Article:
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The Kingdom of Saudi Arabia is a western Asian Islamic country with an area of a little more than two million square kilometres and a population of 33 million people.

Saudi Arabia is hardly a new legal market – but even so there is a buzz of activity among international law firms in the largest Gulf state. They have the largest economy in the Middle East and are the only G-20 member country in the region. This is largely due to the economy of Saudi Arabia being heavily dependent on oil, with GDP growth closely connected to oil growth. The outbreak of COVID-19 has significantly impacted the demand for oil and with OPEC production cuts, IMF forecasts GDP growth to fall significantly, however there have been initiatives introduced by the government to change the direction of this outcome. 

From my conversations with Partners on the ground in the Kingdom, it is apparent that transactional activity is picking up and the flow of capital is in full swing. Last year was a difficult year for Saudi Corporate Lawyers due to the lack of confident in the market however things are now stabilizing.

Vision for 2030

When global oil prices collapsed in Summer 2014, Saudi Arabia confronted one of the most daunting economic challenges of its modern history. Upon ascending to the throne the following year, King Salman bin Abdulaziz Al Saud and his son Mohammed bin Salman Al Saud (now the crown prince) responded by developing an ambitious economic and social reform plan, Saudi Vision 2030, which was unveiled in 2016 and designed to reduce the country’s dependence on oil by facilitating the emergence of a robust private sector.

Saudi Arabia initially decided to evaluate the first four years of its economic transformation with benchmark goals in 2020. With unfortunate timing, the coronavirus pandemic and dramatic shock to oil prices (which occurred just as this publication was going to print) hit Saudi Arabia’s economy hard in 2020. The project the Saudi royals took on was never going to be easy, but plummeting oil prices, disruption of global trade and financial markets, a freeze on industries like tourism and a huge loss of productivity in the government and private sector spell an uncertain future for the Saudi plan. Even before the pandemic, the government’s detention of wealthy Saudi businessmen at the Ritz-Carlton in Riyadh, the murder of journalist Jamal Khashoggi in Istanbul and increasing tensions with Iran had diverted international attention from the economic reform effort and damaged Saudi Arabia’s international reputation.

However, it is perhaps clearer than ever that it remains in the interest of Saudi Arabia and the United States for the economic transformation to succeed. Four years after the Saudi reform program was unveiled, this blog seeks to take a comprehensive look at the state of the Vision 2030 effort: what were the objectives of its creators, what has happened so far, to what extent are reforms advancing these initial objectives that the Saudi government set for itself and what changes need to be enacted for reforms to succeed?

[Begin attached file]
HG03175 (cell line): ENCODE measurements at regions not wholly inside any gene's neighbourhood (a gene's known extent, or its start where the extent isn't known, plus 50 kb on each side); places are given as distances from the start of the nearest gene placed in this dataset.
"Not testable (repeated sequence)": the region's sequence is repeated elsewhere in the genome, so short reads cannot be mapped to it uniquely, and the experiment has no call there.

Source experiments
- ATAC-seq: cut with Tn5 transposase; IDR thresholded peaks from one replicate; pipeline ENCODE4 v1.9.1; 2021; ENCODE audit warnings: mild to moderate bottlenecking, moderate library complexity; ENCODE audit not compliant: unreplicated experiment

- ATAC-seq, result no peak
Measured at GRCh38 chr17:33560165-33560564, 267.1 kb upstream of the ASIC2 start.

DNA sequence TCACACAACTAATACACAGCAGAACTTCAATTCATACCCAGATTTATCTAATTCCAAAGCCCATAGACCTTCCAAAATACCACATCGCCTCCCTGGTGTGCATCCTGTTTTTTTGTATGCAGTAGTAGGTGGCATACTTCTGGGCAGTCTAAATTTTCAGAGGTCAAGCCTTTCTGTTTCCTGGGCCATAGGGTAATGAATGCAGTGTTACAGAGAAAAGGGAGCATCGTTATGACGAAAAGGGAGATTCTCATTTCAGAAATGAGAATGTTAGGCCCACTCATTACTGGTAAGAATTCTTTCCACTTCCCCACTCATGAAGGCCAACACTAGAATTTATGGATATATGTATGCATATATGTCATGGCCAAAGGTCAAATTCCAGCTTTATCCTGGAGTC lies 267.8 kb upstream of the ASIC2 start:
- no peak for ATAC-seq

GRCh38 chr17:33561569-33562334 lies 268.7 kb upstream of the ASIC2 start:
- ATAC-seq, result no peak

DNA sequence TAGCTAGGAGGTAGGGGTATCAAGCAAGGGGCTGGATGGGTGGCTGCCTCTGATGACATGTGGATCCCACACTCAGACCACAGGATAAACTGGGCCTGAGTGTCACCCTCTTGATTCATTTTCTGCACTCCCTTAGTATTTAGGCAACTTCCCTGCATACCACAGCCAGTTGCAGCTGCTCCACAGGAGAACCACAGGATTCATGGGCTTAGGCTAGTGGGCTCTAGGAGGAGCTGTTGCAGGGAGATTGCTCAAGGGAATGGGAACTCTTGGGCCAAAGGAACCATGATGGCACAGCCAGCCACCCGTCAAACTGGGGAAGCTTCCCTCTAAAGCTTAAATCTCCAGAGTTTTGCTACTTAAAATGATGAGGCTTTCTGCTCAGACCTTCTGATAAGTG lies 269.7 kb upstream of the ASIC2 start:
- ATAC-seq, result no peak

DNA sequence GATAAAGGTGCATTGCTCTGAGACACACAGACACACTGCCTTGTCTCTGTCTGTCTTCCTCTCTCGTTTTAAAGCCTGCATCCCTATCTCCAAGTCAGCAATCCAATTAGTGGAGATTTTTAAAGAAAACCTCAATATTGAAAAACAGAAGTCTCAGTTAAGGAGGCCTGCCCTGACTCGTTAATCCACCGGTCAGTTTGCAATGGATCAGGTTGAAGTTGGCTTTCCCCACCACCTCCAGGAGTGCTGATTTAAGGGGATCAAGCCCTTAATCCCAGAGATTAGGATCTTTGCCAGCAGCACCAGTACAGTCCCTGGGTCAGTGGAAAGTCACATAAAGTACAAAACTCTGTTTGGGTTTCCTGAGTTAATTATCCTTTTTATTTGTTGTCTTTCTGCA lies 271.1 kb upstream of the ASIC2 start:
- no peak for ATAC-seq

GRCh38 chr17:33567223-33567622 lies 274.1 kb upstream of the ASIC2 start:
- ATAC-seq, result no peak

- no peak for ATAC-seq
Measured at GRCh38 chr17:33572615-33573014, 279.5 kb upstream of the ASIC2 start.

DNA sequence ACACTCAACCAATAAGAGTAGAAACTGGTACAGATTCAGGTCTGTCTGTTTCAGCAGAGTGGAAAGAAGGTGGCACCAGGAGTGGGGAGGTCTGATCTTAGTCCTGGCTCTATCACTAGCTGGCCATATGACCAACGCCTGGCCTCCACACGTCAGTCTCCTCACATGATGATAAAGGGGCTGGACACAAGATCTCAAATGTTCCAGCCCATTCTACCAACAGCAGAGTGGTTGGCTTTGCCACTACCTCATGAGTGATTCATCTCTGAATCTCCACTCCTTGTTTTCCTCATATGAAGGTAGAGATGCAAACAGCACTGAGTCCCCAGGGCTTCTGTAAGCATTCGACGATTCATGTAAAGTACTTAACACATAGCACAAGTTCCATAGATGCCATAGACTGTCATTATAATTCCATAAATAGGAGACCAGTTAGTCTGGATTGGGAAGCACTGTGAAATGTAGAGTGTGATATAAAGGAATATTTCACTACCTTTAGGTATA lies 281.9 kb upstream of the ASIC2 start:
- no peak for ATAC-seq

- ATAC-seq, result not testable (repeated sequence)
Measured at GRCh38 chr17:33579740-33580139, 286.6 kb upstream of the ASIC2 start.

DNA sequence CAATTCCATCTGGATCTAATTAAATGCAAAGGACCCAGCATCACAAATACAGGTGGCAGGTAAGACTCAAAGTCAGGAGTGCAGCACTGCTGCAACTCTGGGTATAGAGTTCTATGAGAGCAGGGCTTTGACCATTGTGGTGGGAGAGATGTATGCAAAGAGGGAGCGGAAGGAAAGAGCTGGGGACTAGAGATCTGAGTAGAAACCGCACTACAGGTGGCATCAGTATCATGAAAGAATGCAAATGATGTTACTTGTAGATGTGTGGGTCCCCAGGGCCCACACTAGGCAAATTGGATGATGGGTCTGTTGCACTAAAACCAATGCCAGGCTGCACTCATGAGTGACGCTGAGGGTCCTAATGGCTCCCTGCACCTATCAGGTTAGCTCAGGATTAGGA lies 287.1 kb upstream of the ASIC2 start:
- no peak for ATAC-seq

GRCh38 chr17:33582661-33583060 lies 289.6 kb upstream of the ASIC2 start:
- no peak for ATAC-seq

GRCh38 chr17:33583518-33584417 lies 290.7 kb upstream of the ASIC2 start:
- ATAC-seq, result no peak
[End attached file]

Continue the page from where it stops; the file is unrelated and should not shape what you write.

Prominent law firms and competition

English and US firms are hardly new to KSA. They have been advising clients in the Kingdom for decades from their bases in London and New York, or from elsewhere in the Middle East. Some firms are entering the market for the first time, some are returning and some are simply expanding their footprint.

Key Practice areas for Lawyers

Due to increased government spending, many of the large Saudi firms are being offered contracts to enable them to take care of their legal mandates.

For most international law firms, who have commonly established their foothold in Saudi through an association with a local firm, the prominent practice areas are corporate M&A, in-bound and outbound investments, capital markets, construction & infrastructure projects, energy (oil, gas and mining), banking & finance and real estate.

Recruitment needs

The new changes in regulations in Saudi are due to go live very soon and they will undoubtedly attract plenty of UK and US law firms looking for a piece of the pie. Embarking to secure a new position in a transactional field will be a good option for Lawyers. We are working with a number of strong law firms who are searching for Corporate and Finance Lawyers in either Jeddah or Riyadh.

If you are a law firm looking to recruit for an office in Saudi Arabia or a Lawyer looking to find out the options available to you in this jurisdiction contact Daniyal Aziz to discuss your needs with the help and support of a knowledgeable, committed Legal Recruitment Consultant.

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